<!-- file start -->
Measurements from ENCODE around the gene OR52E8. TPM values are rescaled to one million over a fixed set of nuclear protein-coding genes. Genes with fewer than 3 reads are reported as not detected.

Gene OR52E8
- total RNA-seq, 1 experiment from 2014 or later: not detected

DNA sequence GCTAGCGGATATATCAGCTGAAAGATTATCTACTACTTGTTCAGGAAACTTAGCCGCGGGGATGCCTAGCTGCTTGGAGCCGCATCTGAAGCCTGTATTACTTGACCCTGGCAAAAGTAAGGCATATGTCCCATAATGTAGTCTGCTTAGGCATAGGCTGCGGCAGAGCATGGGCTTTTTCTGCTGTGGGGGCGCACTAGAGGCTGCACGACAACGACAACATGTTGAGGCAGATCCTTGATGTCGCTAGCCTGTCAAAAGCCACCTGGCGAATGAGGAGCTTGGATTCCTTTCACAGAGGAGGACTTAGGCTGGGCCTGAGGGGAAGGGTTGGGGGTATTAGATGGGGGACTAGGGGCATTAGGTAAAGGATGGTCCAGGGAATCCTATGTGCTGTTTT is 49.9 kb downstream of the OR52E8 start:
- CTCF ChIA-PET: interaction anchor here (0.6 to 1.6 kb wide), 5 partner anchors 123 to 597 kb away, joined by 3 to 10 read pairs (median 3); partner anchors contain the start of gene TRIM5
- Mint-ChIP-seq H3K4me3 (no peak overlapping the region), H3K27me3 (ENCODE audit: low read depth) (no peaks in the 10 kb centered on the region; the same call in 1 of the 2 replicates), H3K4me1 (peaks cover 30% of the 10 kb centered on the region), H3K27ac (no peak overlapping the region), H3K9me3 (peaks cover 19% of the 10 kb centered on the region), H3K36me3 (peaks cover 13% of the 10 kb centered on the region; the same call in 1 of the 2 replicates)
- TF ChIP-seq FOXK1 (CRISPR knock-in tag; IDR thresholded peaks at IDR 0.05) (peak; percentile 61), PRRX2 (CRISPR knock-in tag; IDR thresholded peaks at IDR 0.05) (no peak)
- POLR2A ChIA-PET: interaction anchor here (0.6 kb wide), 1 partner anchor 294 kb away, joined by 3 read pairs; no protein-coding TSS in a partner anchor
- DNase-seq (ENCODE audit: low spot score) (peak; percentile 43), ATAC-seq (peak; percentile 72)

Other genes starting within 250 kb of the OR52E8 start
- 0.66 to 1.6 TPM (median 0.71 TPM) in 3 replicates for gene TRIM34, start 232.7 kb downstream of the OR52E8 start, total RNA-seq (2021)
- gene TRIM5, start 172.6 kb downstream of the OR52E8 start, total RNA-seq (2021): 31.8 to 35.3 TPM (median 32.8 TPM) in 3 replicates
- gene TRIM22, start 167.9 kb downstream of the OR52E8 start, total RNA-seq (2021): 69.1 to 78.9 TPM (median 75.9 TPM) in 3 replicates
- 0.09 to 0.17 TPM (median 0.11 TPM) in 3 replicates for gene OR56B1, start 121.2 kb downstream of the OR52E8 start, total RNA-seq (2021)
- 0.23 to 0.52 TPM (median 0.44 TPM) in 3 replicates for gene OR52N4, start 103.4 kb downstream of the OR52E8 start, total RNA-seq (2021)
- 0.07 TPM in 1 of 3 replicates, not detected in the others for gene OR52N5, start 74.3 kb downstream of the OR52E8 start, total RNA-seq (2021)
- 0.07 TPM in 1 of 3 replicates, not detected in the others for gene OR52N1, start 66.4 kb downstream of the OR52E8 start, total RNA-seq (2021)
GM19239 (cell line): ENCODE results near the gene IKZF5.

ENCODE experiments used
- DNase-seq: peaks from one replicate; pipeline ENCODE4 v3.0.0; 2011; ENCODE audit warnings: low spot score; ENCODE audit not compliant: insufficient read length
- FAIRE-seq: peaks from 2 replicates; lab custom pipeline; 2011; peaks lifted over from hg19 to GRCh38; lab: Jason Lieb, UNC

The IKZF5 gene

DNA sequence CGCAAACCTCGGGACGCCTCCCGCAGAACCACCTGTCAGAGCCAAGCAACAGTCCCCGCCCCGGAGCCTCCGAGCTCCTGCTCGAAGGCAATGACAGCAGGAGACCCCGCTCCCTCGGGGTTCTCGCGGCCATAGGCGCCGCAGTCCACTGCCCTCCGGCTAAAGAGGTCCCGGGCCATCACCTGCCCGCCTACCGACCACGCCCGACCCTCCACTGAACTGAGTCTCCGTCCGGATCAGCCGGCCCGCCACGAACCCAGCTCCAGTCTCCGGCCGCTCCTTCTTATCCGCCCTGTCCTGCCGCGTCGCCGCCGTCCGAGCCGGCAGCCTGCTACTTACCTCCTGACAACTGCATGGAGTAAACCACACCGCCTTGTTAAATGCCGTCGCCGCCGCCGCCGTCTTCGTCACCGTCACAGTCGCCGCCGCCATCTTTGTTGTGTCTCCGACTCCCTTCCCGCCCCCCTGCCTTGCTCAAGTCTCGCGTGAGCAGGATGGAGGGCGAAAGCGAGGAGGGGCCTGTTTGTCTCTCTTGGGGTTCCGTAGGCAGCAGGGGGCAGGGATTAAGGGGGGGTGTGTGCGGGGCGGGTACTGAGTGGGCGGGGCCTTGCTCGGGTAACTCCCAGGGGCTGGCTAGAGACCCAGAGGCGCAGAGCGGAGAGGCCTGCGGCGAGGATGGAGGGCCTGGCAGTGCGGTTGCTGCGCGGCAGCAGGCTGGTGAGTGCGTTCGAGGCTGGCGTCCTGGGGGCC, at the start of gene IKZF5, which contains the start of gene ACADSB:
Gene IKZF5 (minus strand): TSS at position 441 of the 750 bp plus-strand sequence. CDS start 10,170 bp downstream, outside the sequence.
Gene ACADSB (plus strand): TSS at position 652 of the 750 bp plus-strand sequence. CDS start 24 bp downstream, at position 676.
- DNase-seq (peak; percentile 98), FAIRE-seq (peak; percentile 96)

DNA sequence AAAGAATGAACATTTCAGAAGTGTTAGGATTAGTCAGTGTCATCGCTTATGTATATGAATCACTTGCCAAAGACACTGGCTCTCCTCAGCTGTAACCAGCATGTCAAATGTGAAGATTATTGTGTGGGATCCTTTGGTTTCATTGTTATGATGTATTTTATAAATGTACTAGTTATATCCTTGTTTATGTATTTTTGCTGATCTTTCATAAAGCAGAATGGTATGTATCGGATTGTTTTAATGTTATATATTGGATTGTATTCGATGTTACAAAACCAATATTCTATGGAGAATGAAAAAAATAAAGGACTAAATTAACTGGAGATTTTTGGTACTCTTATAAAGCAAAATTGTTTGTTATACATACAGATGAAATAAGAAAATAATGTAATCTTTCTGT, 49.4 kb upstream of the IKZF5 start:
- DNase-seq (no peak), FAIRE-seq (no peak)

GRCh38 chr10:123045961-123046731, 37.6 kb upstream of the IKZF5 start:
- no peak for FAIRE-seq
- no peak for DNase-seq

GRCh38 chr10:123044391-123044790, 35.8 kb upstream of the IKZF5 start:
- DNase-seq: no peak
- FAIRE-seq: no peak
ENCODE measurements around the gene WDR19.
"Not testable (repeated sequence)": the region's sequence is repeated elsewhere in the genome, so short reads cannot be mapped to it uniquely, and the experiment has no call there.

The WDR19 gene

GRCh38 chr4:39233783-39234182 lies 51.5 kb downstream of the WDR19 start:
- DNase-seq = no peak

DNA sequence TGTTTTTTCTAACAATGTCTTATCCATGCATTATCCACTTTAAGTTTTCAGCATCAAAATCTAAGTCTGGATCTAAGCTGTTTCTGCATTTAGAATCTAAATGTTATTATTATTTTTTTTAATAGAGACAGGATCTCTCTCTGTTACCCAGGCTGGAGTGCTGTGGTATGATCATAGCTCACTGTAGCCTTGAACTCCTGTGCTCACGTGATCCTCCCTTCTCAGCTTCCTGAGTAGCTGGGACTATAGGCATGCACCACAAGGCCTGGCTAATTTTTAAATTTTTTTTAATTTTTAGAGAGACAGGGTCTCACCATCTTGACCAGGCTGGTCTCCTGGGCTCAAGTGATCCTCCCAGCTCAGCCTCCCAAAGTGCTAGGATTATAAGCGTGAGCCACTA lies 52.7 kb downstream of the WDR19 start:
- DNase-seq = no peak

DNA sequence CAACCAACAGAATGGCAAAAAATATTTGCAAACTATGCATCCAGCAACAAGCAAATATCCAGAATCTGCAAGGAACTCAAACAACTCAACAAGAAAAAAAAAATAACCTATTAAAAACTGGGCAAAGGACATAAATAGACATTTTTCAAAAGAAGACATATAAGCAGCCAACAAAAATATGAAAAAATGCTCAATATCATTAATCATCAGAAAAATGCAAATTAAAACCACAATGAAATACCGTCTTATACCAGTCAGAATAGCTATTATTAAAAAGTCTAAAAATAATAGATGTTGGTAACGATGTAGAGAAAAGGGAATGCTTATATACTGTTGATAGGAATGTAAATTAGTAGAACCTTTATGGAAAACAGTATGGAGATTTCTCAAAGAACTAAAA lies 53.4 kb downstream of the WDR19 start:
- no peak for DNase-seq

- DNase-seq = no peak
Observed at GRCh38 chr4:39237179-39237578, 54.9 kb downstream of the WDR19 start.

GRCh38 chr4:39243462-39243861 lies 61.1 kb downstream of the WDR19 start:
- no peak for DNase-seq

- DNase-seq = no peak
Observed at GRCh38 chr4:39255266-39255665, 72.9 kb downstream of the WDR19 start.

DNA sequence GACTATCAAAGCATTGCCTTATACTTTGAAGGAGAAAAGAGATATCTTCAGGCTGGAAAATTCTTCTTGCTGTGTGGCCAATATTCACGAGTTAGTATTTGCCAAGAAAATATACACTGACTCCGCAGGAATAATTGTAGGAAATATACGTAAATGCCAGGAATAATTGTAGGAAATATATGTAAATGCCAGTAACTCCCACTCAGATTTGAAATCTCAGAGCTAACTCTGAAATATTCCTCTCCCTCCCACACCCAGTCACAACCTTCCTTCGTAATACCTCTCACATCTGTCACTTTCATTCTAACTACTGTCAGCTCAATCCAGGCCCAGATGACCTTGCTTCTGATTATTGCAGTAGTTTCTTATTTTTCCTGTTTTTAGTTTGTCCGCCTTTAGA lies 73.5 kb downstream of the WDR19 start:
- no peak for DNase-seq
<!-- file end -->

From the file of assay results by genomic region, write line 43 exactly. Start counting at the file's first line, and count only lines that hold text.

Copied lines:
- no peak for DNase-seq